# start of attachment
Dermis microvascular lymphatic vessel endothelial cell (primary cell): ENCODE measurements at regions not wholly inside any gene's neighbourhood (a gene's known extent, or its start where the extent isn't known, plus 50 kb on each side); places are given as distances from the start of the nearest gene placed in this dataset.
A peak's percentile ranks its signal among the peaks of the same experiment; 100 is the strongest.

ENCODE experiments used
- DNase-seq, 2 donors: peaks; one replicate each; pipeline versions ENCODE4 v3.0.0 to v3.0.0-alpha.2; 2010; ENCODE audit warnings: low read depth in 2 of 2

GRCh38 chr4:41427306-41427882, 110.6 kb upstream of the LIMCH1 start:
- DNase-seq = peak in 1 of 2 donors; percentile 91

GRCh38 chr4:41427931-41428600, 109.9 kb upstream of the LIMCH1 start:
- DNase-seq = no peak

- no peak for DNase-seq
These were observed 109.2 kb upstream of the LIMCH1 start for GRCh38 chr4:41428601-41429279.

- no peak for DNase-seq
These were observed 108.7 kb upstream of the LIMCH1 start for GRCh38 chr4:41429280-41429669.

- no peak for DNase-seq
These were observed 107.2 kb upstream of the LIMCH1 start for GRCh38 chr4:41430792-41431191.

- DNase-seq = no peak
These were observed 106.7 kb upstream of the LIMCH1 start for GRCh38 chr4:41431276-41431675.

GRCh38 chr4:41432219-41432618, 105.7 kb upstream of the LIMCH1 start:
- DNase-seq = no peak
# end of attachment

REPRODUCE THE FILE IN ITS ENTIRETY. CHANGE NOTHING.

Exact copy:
Dermis microvascular lymphatic vessel endothelial cell (primary cell): ENCODE measurements at regions not wholly inside any gene's neighbourhood (a gene's known extent, or its start where the extent isn't known, plus 50 kb on each side); places are given as distances from the start of the nearest gene placed in this dataset.
A peak's percentile ranks its signal among the peaks of the same experiment; 100 is the strongest.

ENCODE experiments used
- DNase-seq, 2 donors: peaks; one replicate each; pipeline versions ENCODE4 v3.0.0 to v3.0.0-alpha.2; 2010; ENCODE audit warnings: low read depth in 2 of 2

GRCh38 chr4:41427306-41427882, 110.6 kb upstream of the LIMCH1 start:
- DNase-seq = peak in 1 of 2 donors; percentile 91

GRCh38 chr4:41427931-41428600, 109.9 kb upstream of the LIMCH1 start:
- DNase-seq = no peak

- no peak for DNase-seq
These were observed 109.2 kb upstream of the LIMCH1 start for GRCh38 chr4:41428601-41429279.

- no peak for DNase-seq
These were observed 108.7 kb upstream of the LIMCH1 start for GRCh38 chr4:41429280-41429669.

- no peak for DNase-seq
These were observed 107.2 kb upstream of the LIMCH1 start for GRCh38 chr4:41430792-41431191.

- DNase-seq = no peak
These were observed 106.7 kb upstream of the LIMCH1 start for GRCh38 chr4:41431276-41431675.

GRCh38 chr4:41432219-41432618, 105.7 kb upstream of the LIMCH1 start:
- DNase-seq = no peak